He added: “We worry the perceived misuse of labour and anti-corruption laws could raise questions about the rule of law and dissuade future foreign direct investment, and we encourage the Bangladeshi Government to ensure a fair and transparent legal process for Dr. Yunus as the appeals process continues.”

In a series of open letters, expressing international concern and appeals, global leaders consistently addressed the unjust targeting of Yunus. For instance, 242 global leaders, including 125 Nobel Laureates, expressed deep concern in a letter written in late January over his continuous judicial harassment and potential jailing.

Meanwhile, a bipartisan group of 12 US senators wrote to Hasina asking her to put an end to the persistent harassment. The senators expressed concern over more than 150 unsubstantiated cases brought against Yunus in the past decade, highlighting irregularities in the legal proceedings and the use of criminal charges, which they argue are politically motivated.

Why Yunus?

For the last couple of years, Hasina has been coming heavy-handedly after Yunus. She frequently frames him as ‘bloodsucker’, ‘usurer’ and so on.

Some critics say Hasina expresses her wrath regarding Yunus because the world recognises him way more than her or her father Sheikh Mujibur Rahman. Some even wonder if the Nobel Prize is the root cause for her persecution of Yunus, as she didn’t receive the honour while her party loyalists argue that she was more worthy than Yunus.

If global recognition is a concern for Hasina, she should be proud that the Reporters Without Borders crowned her as ‘Predator of Press Freedom’.

On January 8, right after her victory in the sham elections, an Indian journalist asked the Awami League leader if she would be pardoning Yunus as a good faith gesture after winning the election.

Hasina replied, “This is a matter of the labour court. The workers of his own organisation are deprived. I’ve nothing to do here. This question of pardoning him should not come to me. Rather, he should seek an apology from his workers.”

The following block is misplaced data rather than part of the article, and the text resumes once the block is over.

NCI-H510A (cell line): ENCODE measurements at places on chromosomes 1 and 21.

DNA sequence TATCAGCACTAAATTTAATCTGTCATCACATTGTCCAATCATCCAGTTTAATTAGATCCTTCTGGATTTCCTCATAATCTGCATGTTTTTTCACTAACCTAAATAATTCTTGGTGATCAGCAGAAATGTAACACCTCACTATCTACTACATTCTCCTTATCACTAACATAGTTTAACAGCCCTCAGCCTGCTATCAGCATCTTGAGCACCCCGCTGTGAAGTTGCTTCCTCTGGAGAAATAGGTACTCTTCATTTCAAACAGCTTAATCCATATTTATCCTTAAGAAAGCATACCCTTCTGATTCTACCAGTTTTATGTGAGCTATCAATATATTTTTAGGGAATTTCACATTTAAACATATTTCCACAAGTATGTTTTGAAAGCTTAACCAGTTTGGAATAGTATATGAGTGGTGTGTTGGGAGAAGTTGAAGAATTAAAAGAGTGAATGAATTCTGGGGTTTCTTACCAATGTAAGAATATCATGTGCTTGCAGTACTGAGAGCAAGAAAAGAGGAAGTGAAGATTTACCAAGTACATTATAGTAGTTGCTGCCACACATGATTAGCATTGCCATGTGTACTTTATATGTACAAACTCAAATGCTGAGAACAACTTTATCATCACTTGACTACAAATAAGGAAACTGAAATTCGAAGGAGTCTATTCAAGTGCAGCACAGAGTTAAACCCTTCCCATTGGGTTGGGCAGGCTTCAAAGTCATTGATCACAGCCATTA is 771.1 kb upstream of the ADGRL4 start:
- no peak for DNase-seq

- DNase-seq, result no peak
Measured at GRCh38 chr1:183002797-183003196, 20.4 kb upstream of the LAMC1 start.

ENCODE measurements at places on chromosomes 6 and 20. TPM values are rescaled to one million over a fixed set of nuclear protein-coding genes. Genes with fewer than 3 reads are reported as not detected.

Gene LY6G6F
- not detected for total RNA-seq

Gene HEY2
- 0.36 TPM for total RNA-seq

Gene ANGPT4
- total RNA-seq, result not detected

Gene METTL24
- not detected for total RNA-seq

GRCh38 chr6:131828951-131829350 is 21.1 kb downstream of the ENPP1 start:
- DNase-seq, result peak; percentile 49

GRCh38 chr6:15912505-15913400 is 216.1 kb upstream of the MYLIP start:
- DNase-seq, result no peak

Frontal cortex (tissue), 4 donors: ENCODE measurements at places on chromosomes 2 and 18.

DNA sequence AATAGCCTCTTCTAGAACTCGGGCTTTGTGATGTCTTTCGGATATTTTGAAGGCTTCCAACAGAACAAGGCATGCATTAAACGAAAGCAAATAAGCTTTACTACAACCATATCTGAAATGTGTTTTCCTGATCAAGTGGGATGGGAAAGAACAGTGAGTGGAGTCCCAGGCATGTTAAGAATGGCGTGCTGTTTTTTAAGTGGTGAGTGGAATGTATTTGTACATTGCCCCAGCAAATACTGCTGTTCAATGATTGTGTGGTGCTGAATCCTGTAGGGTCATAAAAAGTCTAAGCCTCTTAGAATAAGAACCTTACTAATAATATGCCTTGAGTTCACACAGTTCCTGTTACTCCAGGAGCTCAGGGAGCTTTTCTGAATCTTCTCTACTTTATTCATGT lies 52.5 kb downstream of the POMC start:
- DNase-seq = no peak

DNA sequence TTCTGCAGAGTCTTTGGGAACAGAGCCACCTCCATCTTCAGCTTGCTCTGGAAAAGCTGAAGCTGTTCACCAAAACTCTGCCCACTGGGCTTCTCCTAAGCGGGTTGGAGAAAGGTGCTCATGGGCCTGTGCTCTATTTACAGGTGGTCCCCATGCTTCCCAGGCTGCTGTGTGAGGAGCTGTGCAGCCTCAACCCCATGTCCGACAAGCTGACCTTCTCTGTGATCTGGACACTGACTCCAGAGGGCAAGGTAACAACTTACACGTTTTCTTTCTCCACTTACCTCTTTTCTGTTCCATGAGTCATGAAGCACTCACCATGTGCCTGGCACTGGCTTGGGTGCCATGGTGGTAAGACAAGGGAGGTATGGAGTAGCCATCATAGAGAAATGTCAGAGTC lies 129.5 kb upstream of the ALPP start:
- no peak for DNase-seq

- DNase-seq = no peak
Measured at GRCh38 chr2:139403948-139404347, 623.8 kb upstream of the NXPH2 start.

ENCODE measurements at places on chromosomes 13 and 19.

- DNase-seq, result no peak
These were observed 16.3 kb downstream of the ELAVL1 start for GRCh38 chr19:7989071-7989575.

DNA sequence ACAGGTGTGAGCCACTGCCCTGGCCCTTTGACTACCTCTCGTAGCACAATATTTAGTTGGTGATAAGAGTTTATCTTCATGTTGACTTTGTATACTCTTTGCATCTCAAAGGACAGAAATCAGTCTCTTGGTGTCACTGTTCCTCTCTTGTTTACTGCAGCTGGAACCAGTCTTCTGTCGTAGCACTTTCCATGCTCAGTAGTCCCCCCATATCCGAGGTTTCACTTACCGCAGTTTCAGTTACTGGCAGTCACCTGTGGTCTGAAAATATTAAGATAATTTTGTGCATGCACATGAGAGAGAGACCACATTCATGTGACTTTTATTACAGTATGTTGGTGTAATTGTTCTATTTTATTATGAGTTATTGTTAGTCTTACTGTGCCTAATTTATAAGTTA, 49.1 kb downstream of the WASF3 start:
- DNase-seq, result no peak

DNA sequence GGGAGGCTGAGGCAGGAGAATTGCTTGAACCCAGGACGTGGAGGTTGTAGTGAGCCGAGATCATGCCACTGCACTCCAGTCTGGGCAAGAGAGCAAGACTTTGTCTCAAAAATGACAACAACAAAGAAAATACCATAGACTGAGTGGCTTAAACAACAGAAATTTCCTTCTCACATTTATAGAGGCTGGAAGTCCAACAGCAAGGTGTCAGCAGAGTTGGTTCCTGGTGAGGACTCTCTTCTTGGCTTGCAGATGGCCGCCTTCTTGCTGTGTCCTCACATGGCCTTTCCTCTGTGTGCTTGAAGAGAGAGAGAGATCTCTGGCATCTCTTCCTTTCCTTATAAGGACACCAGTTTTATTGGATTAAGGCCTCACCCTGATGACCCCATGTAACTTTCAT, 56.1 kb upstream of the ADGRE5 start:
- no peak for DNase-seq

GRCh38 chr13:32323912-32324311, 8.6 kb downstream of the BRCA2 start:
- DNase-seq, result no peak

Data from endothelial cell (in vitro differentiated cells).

To many observers, Yunus has not been a vocal critic of Sheikh Hasina’s authoritarian regime, her gruesome human rights records or muzzling political dissents.

Notably, he faced a question from DW Bangla about why he hasn’t been outspoken about the absence of democracy in Bangladesh. In his defence, Yunus said he wanted to avoid ‘unwarranted consequences’ from the government.

However, after the controversial jail term against him, Yunus made an attempt to speak for human rights and democracy.

Recently, Yunus’ daughter Monica told Christiane Amanpour that her father once worked in collaboration with Hasina. Would there be a possibility of Hasina and Yunus rejuvenating their collaborative working in near future, the DW journalist asked Yunus.

The Nobel Laureate didn’t outright deny the possibility.

“Am I the obstacle (of such a possibility)? No one is asking me while she hasn’t stopped ranting against me, calling me ‘blood sucker’, ‘robber’,” he said.

If that collaboration happens, will Yunus have to compromise his call for ‘standing for human rights and democracy’? What options does he have other than shaking hands with Hasina if he wants to dodge jail-terms?

To avoid imprisonment, perhaps Yunus has few options other than signing ‘Lucifer’s contract’.-The Wire